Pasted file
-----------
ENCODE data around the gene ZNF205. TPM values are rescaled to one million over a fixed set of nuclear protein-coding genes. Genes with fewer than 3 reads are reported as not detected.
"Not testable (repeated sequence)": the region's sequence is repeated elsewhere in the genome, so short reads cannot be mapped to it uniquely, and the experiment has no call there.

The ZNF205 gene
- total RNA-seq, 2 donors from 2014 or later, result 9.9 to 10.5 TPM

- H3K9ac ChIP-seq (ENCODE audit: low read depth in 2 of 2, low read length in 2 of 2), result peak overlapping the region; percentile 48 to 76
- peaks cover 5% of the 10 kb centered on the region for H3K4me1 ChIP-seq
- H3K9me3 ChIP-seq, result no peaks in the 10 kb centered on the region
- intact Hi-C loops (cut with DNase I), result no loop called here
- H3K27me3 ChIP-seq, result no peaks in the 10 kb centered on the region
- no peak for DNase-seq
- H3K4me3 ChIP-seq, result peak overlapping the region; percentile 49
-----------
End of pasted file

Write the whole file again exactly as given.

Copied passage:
ENCODE data around the gene ZNF205. TPM values are rescaled to one million over a fixed set of nuclear protein-coding genes. Genes with fewer than 3 reads are reported as not detected.
"Not testable (repeated sequence)": the region's sequence is repeated elsewhere in the genome, so short reads cannot be mapped to it uniquely, and the experiment has no call there.

The ZNF205 gene
- total RNA-seq, 2 donors from 2014 or later, result 9.9 to 10.5 TPM

- H3K9ac ChIP-seq (ENCODE audit: low read depth in 2 of 2, low read length in 2 of 2), result peak overlapping the region; percentile 48 to 76
- peaks cover 5% of the 10 kb centered on the region for H3K4me1 ChIP-seq
- H3K9me3 ChIP-seq, result no peaks in the 10 kb centered on the region
- intact Hi-C loops (cut with DNase I), result no loop called here
- H3K27me3 ChIP-seq, result no peaks in the 10 kb centered on the region
- no peak for DNase-seq
- H3K4me3 ChIP-seq, result peak overlapping the region; percentile 49